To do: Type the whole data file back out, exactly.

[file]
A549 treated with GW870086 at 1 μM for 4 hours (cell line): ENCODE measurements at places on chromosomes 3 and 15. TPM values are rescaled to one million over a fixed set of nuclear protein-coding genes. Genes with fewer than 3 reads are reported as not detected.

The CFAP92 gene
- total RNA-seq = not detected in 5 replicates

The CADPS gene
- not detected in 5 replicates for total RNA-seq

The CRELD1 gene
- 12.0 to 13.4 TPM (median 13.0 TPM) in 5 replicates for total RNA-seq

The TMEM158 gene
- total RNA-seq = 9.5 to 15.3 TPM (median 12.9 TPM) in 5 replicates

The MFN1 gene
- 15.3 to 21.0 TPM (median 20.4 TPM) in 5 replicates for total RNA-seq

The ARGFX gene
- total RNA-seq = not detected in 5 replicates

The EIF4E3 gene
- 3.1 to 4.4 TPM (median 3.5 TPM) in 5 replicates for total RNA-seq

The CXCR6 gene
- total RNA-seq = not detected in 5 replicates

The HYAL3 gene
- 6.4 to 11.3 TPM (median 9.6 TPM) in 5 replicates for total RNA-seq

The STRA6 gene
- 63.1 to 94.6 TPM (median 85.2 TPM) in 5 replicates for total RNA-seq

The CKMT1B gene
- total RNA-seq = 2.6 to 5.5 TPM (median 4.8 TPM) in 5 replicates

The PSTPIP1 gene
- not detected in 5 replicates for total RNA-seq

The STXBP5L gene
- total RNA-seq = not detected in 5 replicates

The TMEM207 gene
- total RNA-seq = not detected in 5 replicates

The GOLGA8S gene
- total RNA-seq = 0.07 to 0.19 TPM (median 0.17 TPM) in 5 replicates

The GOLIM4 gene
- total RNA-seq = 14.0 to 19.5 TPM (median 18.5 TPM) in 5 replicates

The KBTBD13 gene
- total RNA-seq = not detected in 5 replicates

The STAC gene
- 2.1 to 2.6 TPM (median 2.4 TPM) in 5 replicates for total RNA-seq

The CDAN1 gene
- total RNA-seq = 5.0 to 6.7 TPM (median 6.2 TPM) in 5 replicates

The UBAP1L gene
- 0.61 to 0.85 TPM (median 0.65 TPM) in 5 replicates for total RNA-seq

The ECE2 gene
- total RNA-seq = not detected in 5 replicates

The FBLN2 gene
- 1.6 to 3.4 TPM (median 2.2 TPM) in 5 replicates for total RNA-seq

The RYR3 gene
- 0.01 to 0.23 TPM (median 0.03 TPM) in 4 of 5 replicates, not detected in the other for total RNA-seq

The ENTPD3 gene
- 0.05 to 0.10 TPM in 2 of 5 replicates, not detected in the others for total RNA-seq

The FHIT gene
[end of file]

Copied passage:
A549 treated with GW870086 at 1 μM for 4 hours (cell line): ENCODE measurements at places on chromosomes 3 and 15. TPM values are rescaled to one million over a fixed set of nuclear protein-coding genes. Genes with fewer than 3 reads are reported as not detected.

The CFAP92 gene
- total RNA-seq = not detected in 5 replicates

The CADPS gene
- not detected in 5 replicates for total RNA-seq

The CRELD1 gene
- 12.0 to 13.4 TPM (median 13.0 TPM) in 5 replicates for total RNA-seq

The TMEM158 gene
- total RNA-seq = 9.5 to 15.3 TPM (median 12.9 TPM) in 5 replicates

The MFN1 gene
- 15.3 to 21.0 TPM (median 20.4 TPM) in 5 replicates for total RNA-seq

The ARGFX gene
- total RNA-seq = not detected in 5 replicates

The EIF4E3 gene
- 3.1 to 4.4 TPM (median 3.5 TPM) in 5 replicates for total RNA-seq

The CXCR6 gene
- total RNA-seq = not detected in 5 replicates

The HYAL3 gene
- 6.4 to 11.3 TPM (median 9.6 TPM) in 5 replicates for total RNA-seq

The STRA6 gene
- 63.1 to 94.6 TPM (median 85.2 TPM) in 5 replicates for total RNA-seq

The CKMT1B gene
- total RNA-seq = 2.6 to 5.5 TPM (median 4.8 TPM) in 5 replicates

The PSTPIP1 gene
- not detected in 5 replicates for total RNA-seq

The STXBP5L gene
- total RNA-seq = not detected in 5 replicates

The TMEM207 gene
- total RNA-seq = not detected in 5 replicates

The GOLGA8S gene
- total RNA-seq = 0.07 to 0.19 TPM (median 0.17 TPM) in 5 replicates

The GOLIM4 gene
- total RNA-seq = 14.0 to 19.5 TPM (median 18.5 TPM) in 5 replicates

The KBTBD13 gene
- total RNA-seq = not detected in 5 replicates

The STAC gene
- 2.1 to 2.6 TPM (median 2.4 TPM) in 5 replicates for total RNA-seq

The CDAN1 gene
- total RNA-seq = 5.0 to 6.7 TPM (median 6.2 TPM) in 5 replicates

The UBAP1L gene
- 0.61 to 0.85 TPM (median 0.65 TPM) in 5 replicates for total RNA-seq

The ECE2 gene
- total RNA-seq = not detected in 5 replicates

The FBLN2 gene
- 1.6 to 3.4 TPM (median 2.2 TPM) in 5 replicates for total RNA-seq

The RYR3 gene
- 0.01 to 0.23 TPM (median 0.03 TPM) in 4 of 5 replicates, not detected in the other for total RNA-seq

The ENTPD3 gene
- 0.05 to 0.10 TPM in 2 of 5 replicates, not detected in the others for total RNA-seq

The FHIT gene